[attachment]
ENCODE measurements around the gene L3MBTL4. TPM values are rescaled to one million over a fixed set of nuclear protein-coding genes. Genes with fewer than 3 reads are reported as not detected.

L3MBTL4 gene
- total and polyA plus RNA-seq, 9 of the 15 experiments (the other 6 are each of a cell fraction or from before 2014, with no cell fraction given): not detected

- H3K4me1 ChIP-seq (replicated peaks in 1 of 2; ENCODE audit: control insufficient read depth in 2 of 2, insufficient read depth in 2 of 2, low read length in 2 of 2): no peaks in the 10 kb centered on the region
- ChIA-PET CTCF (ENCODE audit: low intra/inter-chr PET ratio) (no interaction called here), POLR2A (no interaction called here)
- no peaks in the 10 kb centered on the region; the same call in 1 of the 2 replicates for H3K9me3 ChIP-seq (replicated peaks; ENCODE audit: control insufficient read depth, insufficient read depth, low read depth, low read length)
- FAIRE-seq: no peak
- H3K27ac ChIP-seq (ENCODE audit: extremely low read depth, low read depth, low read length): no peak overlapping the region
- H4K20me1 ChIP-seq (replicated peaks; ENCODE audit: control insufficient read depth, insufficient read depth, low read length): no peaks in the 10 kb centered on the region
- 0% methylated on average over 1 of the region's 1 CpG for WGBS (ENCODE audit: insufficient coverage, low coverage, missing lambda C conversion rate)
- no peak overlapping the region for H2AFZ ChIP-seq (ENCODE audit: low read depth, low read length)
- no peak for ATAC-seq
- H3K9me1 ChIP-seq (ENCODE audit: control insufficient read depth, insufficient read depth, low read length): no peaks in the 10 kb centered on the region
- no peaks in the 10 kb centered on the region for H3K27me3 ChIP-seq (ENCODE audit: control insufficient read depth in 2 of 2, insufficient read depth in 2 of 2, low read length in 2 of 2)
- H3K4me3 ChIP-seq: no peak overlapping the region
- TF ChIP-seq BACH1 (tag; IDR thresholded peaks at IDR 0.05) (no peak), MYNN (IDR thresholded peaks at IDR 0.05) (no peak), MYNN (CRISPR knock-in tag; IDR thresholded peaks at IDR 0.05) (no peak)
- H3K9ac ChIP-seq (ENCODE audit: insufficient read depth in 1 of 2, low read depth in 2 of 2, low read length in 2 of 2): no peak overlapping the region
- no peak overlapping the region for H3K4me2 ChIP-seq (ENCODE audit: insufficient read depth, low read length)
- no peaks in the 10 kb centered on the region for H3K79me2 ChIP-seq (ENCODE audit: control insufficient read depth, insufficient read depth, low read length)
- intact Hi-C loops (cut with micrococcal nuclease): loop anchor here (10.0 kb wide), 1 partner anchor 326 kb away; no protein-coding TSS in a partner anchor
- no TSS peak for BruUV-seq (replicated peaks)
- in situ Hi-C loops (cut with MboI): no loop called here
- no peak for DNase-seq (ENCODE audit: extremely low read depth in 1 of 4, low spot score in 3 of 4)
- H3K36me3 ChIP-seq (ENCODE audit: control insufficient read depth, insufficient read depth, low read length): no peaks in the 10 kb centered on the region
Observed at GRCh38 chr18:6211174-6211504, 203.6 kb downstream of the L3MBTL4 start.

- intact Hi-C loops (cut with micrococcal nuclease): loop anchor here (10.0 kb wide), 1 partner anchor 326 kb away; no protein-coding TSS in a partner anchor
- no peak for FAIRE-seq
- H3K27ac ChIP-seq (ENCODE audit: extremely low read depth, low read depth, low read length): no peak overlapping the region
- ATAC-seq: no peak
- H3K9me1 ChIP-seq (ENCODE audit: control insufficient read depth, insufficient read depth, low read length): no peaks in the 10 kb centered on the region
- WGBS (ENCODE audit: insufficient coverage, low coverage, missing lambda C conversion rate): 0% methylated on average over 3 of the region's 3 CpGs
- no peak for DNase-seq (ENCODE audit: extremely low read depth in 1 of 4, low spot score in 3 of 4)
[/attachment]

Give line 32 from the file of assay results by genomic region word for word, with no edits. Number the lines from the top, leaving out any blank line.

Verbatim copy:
- no peak for DNase-seq (ENCODE audit: extremely low read depth in 1 of 4, low spot score in 3 of 4)